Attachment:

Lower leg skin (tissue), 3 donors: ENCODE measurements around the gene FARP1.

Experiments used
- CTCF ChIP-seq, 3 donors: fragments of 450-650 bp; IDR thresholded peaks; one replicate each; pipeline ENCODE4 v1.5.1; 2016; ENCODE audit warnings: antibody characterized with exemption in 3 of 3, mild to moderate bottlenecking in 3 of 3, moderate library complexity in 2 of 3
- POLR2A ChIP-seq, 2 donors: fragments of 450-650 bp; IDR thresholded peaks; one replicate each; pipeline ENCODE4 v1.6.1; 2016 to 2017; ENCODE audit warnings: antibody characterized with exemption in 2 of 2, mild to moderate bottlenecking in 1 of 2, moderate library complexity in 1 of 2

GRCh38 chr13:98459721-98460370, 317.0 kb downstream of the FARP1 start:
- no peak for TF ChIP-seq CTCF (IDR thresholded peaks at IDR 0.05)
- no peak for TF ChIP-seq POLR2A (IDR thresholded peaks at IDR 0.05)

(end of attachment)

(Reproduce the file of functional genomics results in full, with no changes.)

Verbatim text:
Lower leg skin (tissue), 3 donors: ENCODE measurements around the gene FARP1.

Experiments used
- CTCF ChIP-seq, 3 donors: fragments of 450-650 bp; IDR thresholded peaks; one replicate each; pipeline ENCODE4 v1.5.1; 2016; ENCODE audit warnings: antibody characterized with exemption in 3 of 3, mild to moderate bottlenecking in 3 of 3, moderate library complexity in 2 of 3
- POLR2A ChIP-seq, 2 donors: fragments of 450-650 bp; IDR thresholded peaks; one replicate each; pipeline ENCODE4 v1.6.1; 2016 to 2017; ENCODE audit warnings: antibody characterized with exemption in 2 of 2, mild to moderate bottlenecking in 1 of 2, moderate library complexity in 1 of 2

GRCh38 chr13:98459721-98460370, 317.0 kb downstream of the FARP1 start:
- no peak for TF ChIP-seq CTCF (IDR thresholded peaks at IDR 0.05)
- no peak for TF ChIP-seq POLR2A (IDR thresholded peaks at IDR 0.05)